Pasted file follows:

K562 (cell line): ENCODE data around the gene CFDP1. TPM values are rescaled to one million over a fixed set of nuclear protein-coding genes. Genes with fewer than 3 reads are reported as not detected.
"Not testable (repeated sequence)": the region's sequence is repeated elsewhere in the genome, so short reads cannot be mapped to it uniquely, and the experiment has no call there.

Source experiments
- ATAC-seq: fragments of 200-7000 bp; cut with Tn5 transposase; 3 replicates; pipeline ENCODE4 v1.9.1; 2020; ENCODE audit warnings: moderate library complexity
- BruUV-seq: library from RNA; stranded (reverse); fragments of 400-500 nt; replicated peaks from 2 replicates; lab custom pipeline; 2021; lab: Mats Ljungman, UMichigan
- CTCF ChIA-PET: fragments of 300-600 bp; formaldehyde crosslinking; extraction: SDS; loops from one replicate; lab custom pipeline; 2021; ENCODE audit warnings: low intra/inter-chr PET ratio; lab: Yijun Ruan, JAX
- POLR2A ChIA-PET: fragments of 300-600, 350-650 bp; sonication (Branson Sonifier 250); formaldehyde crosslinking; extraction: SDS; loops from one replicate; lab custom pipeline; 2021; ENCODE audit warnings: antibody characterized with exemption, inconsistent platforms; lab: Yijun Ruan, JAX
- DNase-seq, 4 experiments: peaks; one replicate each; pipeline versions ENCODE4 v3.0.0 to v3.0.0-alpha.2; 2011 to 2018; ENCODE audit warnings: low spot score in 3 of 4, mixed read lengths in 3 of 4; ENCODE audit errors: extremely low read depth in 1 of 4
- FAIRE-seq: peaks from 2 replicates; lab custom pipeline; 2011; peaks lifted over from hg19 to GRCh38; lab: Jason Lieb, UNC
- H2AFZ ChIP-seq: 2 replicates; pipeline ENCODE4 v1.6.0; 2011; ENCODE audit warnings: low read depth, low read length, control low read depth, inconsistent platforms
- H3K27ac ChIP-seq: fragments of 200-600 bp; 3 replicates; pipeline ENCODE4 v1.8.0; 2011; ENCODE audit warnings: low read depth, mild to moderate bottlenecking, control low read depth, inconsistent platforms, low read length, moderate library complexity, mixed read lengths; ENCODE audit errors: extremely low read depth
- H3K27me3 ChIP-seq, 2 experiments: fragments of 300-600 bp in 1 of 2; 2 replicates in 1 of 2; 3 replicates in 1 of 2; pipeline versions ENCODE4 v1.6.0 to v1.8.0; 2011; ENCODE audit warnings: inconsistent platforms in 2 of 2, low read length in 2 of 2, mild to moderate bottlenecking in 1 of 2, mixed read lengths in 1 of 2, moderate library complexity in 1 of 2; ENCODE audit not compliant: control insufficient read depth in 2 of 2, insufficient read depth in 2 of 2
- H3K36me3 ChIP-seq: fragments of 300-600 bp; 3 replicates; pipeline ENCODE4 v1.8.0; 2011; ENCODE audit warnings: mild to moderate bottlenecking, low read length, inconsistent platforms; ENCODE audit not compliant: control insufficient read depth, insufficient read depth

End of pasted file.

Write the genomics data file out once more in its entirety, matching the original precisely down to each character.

K562 (cell line): ENCODE data around the gene CFDP1. TPM values are rescaled to one million over a fixed set of nuclear protein-coding genes. Genes with fewer than 3 reads are reported as not detected.
"Not testable (repeated sequence)": the region's sequence is repeated elsewhere in the genome, so short reads cannot be mapped to it uniquely, and the experiment has no call there.

Source experiments
- ATAC-seq: fragments of 200-7000 bp; cut with Tn5 transposase; 3 replicates; pipeline ENCODE4 v1.9.1; 2020; ENCODE audit warnings: moderate library complexity
- BruUV-seq: library from RNA; stranded (reverse); fragments of 400-500 nt; replicated peaks from 2 replicates; lab custom pipeline; 2021; lab: Mats Ljungman, UMichigan
- CTCF ChIA-PET: fragments of 300-600 bp; formaldehyde crosslinking; extraction: SDS; loops from one replicate; lab custom pipeline; 2021; ENCODE audit warnings: low intra/inter-chr PET ratio; lab: Yijun Ruan, JAX
- POLR2A ChIA-PET: fragments of 300-600, 350-650 bp; sonication (Branson Sonifier 250); formaldehyde crosslinking; extraction: SDS; loops from one replicate; lab custom pipeline; 2021; ENCODE audit warnings: antibody characterized with exemption, inconsistent platforms; lab: Yijun Ruan, JAX
- DNase-seq, 4 experiments: peaks; one replicate each; pipeline versions ENCODE4 v3.0.0 to v3.0.0-alpha.2; 2011 to 2018; ENCODE audit warnings: low spot score in 3 of 4, mixed read lengths in 3 of 4; ENCODE audit errors: extremely low read depth in 1 of 4
- FAIRE-seq: peaks from 2 replicates; lab custom pipeline; 2011; peaks lifted over from hg19 to GRCh38; lab: Jason Lieb, UNC
- H2AFZ ChIP-seq: 2 replicates; pipeline ENCODE4 v1.6.0; 2011; ENCODE audit warnings: low read depth, low read length, control low read depth, inconsistent platforms
- H3K27ac ChIP-seq: fragments of 200-600 bp; 3 replicates; pipeline ENCODE4 v1.8.0; 2011; ENCODE audit warnings: low read depth, mild to moderate bottlenecking, control low read depth, inconsistent platforms, low read length, moderate library complexity, mixed read lengths; ENCODE audit errors: extremely low read depth
- H3K27me3 ChIP-seq, 2 experiments: fragments of 300-600 bp in 1 of 2; 2 replicates in 1 of 2; 3 replicates in 1 of 2; pipeline versions ENCODE4 v1.6.0 to v1.8.0; 2011; ENCODE audit warnings: inconsistent platforms in 2 of 2, low read length in 2 of 2, mild to moderate bottlenecking in 1 of 2, mixed read lengths in 1 of 2, moderate library complexity in 1 of 2; ENCODE audit not compliant: control insufficient read depth in 2 of 2, insufficient read depth in 2 of 2
- H3K36me3 ChIP-seq: fragments of 300-600 bp; 3 replicates; pipeline ENCODE4 v1.8.0; 2011; ENCODE audit warnings: mild to moderate bottlenecking, low read length, inconsistent platforms; ENCODE audit not compliant: control insufficient read depth, insufficient read depth